General methods

To build a database among different domains we first needed an input database of protein structures classified into folds. We used the SCOPe database, releases 2.03 and 2.06. The SCOPe database is a database of domains of known structure according to structural and evolutionary relationships. It classifies protein domains hierarchically into levels, the two lowest (family and superfamily) capturing homologous relationships, while the upper levels, folds and classes, group superfamilies according to their topological connections. Let's specify the process we did for SCOPe 2.06. We took the SCOP95 subset, where sequences are filtered out to keep a maximum of 95% identity between any two domains. This input database contains 28010 domains. For each domain sequence we created a sequence alignment either using PSIblast. The multiple alignments served as base to build a profile HMM for each domain. We then performed an all-against-all pairwise HMM profile comparisons of the full domains in the sequence space alone, using HHsearch. At this stage, we had pairs of domains that share a protein segment with a certain homology. Subsequently, we measured the structural similarity of each pair using TM-align. We refer to these protein segments as fragments , i.e, significantly sized protein segments with remote homology and similar structure. This pipeline led to a final set of over 8 million pairs (termed hits herein) that we stored into our Fuzzle database, standing for Fold Puzzle.
Pipeline to construct the database. Input domain sequences and structures were taken from the SCOPe database. Profile-HMMs were built after generating a multiple sequence alignment for each sequence. The profile-HMM were all-against-all compared for sequence homology. Matches between pairs of domains were also structurally superimposed. These structural and sequece alignment constitutes one Fuzzle hit. The database contains 8 millions.

A look inside the database

The SCOPe database served as input to construct Fuzzle. Each hit on fuzzle contains information about the two domains (query and subject), HHsearch probability, and RMSD, among other parameters. The more than 8 million hits define a space of protein sequence and structural similarities that can be visualized in many ways, such as by projecting them by their length and probability. Most of the fragments are short (lengths < 50) and present low HHsearch probabilities (<50%), but the amount of other hits is nevertheless non-negligible.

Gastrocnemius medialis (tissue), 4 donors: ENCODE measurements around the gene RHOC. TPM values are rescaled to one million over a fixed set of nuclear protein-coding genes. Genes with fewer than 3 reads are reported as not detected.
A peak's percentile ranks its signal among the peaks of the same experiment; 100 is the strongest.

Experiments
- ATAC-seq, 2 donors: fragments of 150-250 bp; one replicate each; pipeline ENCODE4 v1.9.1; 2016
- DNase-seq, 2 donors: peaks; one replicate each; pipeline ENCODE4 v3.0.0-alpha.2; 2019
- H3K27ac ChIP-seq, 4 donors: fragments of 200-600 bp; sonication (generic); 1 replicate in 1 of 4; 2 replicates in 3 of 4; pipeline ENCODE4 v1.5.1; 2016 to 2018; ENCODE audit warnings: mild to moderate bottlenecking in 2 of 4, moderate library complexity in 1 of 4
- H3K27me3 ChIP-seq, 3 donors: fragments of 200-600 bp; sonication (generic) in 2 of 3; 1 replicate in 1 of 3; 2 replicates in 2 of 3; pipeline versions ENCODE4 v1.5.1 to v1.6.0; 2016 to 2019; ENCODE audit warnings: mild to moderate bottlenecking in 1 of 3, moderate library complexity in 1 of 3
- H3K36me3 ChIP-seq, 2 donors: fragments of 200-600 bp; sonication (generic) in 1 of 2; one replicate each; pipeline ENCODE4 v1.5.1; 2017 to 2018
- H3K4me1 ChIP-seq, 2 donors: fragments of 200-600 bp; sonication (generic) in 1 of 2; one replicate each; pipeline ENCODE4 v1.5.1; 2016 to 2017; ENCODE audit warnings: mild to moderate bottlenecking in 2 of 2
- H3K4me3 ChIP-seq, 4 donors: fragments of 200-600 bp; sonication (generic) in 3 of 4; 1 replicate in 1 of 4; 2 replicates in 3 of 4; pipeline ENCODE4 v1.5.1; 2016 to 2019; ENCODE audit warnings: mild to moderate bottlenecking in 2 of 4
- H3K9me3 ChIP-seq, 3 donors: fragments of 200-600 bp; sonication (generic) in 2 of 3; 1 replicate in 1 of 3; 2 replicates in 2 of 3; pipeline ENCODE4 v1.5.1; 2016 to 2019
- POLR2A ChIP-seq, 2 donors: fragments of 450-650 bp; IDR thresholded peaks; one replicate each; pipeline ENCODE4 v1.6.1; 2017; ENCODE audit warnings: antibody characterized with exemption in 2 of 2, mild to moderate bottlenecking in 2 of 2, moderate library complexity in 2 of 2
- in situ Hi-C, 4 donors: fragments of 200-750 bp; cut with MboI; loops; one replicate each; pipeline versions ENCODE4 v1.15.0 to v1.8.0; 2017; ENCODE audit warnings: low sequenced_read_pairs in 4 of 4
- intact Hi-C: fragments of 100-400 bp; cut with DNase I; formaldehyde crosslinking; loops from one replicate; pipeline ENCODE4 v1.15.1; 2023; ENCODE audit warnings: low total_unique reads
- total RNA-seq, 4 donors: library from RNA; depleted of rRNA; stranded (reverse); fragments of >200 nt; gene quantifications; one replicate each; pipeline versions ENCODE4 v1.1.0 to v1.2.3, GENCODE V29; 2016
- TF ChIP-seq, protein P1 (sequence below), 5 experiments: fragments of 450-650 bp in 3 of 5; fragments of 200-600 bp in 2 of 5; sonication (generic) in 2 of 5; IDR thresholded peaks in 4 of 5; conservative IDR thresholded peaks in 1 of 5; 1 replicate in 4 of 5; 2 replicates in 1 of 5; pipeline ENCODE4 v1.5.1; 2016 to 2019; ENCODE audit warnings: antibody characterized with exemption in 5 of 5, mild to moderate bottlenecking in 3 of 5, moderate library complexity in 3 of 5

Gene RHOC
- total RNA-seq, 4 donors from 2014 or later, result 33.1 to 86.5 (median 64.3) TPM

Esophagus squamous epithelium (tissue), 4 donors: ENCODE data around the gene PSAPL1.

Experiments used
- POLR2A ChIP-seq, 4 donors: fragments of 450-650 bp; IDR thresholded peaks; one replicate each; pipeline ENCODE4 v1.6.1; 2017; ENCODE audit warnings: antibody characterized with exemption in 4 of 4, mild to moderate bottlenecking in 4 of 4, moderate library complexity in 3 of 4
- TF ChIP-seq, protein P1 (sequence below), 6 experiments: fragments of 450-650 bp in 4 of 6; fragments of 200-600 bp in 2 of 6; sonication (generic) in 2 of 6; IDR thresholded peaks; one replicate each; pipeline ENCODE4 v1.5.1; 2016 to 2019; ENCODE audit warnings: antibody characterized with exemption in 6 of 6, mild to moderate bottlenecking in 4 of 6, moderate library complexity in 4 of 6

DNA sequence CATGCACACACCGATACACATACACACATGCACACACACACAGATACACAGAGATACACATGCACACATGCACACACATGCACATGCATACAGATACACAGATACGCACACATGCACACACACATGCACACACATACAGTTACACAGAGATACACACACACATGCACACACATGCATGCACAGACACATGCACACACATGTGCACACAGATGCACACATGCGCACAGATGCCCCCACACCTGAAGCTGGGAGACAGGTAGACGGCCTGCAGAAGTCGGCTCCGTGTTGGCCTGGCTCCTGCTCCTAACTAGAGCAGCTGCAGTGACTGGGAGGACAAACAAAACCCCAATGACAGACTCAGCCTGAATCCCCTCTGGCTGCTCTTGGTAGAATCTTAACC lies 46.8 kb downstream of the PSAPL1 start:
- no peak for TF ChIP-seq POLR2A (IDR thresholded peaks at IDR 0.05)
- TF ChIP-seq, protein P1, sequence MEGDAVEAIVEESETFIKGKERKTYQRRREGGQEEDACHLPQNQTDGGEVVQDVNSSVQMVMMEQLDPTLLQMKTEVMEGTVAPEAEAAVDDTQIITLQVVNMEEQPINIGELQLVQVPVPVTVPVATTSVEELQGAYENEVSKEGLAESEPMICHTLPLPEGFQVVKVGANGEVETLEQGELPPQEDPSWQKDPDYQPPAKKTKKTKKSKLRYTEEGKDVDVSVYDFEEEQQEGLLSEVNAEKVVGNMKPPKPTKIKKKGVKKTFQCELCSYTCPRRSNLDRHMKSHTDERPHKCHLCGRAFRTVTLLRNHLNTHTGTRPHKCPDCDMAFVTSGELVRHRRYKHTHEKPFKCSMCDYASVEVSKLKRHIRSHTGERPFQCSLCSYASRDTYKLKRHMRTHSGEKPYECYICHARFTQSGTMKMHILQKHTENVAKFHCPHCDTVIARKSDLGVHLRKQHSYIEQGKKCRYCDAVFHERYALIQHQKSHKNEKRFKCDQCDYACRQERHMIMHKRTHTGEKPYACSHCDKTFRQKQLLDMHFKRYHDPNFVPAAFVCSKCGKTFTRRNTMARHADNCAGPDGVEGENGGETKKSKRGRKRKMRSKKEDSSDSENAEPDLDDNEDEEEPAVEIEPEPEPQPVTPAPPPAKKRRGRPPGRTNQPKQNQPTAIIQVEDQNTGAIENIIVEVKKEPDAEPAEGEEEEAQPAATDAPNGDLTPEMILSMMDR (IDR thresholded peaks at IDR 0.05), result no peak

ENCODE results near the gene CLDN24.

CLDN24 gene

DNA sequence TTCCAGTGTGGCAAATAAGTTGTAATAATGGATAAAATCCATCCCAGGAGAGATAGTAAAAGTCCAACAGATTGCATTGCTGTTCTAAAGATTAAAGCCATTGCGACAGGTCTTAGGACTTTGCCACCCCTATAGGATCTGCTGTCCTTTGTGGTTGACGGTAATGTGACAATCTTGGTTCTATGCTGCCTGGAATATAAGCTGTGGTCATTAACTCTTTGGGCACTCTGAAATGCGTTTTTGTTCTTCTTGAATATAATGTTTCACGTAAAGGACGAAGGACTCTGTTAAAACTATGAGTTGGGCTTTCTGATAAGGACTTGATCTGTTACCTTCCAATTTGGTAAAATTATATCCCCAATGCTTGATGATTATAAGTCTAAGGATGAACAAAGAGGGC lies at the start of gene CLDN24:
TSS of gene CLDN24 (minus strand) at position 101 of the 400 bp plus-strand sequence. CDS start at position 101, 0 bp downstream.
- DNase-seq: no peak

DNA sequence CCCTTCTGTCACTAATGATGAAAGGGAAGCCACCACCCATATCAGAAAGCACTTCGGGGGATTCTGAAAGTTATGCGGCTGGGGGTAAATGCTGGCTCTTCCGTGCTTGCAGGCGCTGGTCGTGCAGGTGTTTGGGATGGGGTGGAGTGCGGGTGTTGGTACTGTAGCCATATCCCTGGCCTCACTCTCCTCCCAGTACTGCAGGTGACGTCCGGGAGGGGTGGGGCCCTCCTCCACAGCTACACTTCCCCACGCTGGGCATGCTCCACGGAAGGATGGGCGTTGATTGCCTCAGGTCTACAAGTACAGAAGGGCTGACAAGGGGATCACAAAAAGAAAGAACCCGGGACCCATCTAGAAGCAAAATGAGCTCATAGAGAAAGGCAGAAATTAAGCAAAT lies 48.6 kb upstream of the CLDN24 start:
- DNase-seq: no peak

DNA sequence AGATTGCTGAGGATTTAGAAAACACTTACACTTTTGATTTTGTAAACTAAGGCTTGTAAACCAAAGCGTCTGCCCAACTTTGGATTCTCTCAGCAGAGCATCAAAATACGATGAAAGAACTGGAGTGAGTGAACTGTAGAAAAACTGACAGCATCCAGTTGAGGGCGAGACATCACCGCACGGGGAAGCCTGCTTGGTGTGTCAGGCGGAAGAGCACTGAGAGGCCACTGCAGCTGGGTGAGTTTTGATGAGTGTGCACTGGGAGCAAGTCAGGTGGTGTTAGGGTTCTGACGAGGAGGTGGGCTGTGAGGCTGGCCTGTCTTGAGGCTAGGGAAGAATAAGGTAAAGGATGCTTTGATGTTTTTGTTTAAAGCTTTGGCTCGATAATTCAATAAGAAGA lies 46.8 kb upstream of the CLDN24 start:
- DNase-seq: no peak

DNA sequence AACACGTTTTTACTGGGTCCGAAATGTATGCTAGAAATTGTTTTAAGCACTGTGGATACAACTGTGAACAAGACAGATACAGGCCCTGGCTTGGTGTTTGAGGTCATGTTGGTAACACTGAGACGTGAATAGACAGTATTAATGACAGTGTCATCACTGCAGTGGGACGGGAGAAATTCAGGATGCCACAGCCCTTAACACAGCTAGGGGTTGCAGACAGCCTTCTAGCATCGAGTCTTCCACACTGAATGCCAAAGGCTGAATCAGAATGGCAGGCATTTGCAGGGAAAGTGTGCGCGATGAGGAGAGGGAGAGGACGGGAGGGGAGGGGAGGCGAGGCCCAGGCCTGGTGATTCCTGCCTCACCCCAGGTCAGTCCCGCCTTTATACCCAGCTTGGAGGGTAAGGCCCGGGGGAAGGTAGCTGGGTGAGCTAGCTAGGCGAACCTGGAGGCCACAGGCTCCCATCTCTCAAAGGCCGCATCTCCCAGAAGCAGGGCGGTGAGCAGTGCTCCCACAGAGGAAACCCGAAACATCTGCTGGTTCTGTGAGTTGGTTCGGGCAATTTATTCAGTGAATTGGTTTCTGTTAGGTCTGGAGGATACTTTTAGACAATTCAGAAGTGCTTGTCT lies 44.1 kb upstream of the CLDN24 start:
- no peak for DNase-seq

Internally, each hit is comprised by the two domain SCOP identifiers (query and subject), their SCOPe families, the HHsearch probability of the homologous protein fragment, sequence positions of the fragment, and the TM-score and RMSD of the structural alignment for the sequence fragment (see figure above). stored into this Fuzzle database, standing for Fold Puzzle. There are over 1.8 million hits where the two domains belong to different folds. We observed a bimodal distribution when plotting TM-score vs. HHsearch probabilities for pairs with domains belonging to different folds (high probability, high TM-score):

Statistics of Fuzzle based on SCOPe 2.06. (a) HHsearch probabilities vs. TM-score for Fuzzle hits belonging to different folds. (b) HHsearch probability vs. the length of the structural alignment for hits where TM-score > 0.3 and HHsearch probability > 70%
The set of hits in the upper left of the figure, i.e hits with high-sequence and structural similarity, reveals that that there are unrecognized homologous relationships. We therefore explored further this set of hits, those with probabilities over 70% and TM-score > 0.3. When representing this set of hits according to their length and probability (b), we observe most of the hits present short lengths (0 - 40 amino acids) and low probabilities. There are however, a non-negligible proportion of hits at larger lengths (50 – 70 amino acids) and some small areas with fragments over 100 amino acids.


You can download the tab-delimited data from Fuzzle here (description):